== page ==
Gordon v. United States
United States Court of Appeals for the Tenth Circuit
203 F.2d 248 (1953)
Gordon (defendant) and other partners of a sewing machine and appliance business were charged with willfully violating § 601 of the Defense Production Act for selling sewing machines on credit terms prohibited under the statute and accompanying regulations, including not collecting a down payment. The case was tried and submitted to the jury on the theory that knowledge of one partner regarding the transactions was “imputable, attributable, and chargeable” to the other partner and that knowledge and acts of the salespeople who made the sales and kept the records, while acting in the course of their employment, were imputable and chargeable to the employing partners. Gordon and the others were convicted and they appealed.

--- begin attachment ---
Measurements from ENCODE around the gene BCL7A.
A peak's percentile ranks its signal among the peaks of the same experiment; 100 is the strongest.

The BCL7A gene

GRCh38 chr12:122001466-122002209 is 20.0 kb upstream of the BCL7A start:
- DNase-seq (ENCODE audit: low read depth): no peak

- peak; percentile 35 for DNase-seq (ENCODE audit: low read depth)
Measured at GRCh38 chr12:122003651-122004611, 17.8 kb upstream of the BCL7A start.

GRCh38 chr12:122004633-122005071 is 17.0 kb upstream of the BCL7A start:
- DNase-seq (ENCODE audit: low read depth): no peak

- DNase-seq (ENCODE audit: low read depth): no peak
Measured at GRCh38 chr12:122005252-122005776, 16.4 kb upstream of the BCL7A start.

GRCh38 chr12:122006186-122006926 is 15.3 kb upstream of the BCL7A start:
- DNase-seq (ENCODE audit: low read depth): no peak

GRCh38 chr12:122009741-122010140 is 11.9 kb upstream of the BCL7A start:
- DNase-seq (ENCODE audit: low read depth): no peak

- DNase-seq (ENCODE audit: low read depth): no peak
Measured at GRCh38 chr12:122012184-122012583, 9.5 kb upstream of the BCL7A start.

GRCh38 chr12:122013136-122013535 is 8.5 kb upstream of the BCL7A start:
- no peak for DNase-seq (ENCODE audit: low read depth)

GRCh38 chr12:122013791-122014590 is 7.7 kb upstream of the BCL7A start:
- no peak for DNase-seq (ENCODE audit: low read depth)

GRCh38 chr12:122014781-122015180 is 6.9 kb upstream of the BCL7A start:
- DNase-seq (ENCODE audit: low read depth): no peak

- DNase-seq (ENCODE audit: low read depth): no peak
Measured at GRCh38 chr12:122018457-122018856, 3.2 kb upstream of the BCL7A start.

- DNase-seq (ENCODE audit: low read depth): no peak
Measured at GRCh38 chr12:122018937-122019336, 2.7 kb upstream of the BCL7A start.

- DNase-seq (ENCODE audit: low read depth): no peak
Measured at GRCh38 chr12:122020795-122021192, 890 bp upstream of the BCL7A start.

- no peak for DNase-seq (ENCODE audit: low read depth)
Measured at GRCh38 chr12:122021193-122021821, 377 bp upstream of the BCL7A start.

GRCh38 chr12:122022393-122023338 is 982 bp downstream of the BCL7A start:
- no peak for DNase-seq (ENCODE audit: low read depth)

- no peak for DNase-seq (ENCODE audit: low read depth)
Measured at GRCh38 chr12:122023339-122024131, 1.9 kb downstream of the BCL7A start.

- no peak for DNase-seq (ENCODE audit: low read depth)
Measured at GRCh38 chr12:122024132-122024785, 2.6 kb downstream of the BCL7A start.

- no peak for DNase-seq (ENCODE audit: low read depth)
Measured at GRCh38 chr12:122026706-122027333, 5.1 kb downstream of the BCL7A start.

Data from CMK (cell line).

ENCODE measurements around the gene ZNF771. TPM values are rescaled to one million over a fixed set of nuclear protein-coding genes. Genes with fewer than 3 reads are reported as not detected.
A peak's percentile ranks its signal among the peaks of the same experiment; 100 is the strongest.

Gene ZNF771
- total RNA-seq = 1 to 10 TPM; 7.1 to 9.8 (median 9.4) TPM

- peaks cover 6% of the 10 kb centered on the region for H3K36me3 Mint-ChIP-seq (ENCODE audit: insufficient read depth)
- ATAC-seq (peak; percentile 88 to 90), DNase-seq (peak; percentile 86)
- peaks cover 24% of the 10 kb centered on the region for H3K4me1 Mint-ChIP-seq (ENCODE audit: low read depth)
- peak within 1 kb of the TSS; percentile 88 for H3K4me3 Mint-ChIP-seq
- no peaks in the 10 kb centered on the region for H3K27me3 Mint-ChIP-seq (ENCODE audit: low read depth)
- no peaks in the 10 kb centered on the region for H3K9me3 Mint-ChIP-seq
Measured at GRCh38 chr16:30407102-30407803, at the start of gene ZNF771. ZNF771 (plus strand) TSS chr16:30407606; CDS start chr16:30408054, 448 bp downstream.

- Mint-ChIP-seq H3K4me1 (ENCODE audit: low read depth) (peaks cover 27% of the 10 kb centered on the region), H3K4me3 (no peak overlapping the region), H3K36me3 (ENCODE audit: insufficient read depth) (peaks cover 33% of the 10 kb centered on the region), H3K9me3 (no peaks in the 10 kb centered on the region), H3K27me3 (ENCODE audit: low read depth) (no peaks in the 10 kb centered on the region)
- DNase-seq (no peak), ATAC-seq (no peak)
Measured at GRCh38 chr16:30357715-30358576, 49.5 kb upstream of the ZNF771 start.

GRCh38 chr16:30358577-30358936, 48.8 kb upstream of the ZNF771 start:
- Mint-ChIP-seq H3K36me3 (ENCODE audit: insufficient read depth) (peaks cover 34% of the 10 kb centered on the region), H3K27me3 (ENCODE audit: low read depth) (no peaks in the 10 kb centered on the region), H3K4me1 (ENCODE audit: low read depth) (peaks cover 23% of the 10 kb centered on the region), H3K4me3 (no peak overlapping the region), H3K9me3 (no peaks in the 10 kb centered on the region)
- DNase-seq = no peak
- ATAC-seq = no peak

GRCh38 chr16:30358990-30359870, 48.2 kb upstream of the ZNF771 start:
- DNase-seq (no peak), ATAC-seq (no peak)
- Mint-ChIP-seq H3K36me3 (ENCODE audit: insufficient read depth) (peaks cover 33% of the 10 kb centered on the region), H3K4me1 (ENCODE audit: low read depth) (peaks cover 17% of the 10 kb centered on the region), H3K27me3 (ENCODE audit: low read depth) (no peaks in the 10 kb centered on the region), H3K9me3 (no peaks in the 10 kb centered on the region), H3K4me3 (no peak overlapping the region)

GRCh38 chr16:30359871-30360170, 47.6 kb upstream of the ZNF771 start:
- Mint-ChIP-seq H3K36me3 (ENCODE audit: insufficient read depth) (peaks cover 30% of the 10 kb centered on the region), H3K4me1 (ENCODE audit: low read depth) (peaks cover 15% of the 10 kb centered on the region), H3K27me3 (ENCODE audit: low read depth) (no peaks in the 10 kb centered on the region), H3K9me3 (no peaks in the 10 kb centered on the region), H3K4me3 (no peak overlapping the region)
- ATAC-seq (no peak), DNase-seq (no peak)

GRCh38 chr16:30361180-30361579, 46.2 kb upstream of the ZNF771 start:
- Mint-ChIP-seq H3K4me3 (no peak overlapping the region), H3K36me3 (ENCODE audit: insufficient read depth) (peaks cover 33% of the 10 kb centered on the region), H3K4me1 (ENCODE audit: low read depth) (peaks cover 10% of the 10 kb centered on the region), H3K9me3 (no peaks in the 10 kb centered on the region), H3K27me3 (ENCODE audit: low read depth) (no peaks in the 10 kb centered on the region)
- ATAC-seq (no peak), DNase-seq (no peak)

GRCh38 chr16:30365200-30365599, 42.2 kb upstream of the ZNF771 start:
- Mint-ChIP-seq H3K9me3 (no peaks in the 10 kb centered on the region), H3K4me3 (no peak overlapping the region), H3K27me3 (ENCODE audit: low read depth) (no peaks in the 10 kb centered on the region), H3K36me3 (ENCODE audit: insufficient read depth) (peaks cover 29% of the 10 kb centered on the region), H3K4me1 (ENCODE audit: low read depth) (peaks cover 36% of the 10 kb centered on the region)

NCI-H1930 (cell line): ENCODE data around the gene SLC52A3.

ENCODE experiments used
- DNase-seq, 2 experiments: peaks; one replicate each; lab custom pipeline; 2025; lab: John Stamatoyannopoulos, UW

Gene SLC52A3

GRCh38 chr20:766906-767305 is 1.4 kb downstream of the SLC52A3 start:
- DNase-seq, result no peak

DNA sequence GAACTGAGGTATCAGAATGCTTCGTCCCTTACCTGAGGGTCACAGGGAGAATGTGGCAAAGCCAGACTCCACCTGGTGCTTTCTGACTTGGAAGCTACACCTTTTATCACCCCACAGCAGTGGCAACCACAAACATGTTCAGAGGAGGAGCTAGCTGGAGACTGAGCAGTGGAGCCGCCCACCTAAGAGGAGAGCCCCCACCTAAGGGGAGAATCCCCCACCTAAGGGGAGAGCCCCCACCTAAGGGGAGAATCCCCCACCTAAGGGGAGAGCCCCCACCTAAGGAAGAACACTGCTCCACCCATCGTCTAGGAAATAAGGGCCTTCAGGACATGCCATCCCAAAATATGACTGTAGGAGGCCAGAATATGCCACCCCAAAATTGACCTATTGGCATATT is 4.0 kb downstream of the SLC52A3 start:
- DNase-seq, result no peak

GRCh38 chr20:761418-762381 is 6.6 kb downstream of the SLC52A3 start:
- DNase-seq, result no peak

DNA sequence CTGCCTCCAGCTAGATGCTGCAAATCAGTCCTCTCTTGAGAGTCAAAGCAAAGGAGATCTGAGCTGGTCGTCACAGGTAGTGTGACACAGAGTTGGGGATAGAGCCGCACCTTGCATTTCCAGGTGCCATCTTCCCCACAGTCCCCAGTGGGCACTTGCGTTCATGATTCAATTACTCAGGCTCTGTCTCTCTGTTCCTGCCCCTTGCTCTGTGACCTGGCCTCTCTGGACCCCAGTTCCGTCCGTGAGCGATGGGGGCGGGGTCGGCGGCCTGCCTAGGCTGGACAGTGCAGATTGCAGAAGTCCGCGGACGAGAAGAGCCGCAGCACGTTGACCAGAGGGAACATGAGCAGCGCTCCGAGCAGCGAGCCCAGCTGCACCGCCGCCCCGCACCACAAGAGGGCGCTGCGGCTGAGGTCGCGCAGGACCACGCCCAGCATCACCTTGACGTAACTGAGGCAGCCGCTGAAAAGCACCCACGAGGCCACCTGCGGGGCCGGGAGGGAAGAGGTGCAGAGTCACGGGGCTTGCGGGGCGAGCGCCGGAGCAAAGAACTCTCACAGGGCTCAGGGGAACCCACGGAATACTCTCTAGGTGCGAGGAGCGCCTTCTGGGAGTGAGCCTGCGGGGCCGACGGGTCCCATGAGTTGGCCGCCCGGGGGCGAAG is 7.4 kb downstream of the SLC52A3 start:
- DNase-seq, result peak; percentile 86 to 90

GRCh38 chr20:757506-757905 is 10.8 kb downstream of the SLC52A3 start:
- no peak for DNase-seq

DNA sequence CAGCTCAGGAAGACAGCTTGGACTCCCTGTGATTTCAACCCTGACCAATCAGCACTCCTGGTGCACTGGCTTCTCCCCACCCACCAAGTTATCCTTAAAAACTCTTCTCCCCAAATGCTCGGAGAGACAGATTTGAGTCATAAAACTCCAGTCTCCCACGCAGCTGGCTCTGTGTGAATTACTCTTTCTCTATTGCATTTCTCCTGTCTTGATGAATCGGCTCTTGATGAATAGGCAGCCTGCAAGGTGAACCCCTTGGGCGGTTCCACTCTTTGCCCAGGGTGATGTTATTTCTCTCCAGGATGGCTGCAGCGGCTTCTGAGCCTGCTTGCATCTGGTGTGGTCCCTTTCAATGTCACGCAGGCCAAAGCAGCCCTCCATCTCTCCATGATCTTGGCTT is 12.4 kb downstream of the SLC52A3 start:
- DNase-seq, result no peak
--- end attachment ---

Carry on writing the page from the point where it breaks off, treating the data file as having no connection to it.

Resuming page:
Rule of Law
Holding and Reasoning (Murrah, J.)
Dissent (Huxman, J.)
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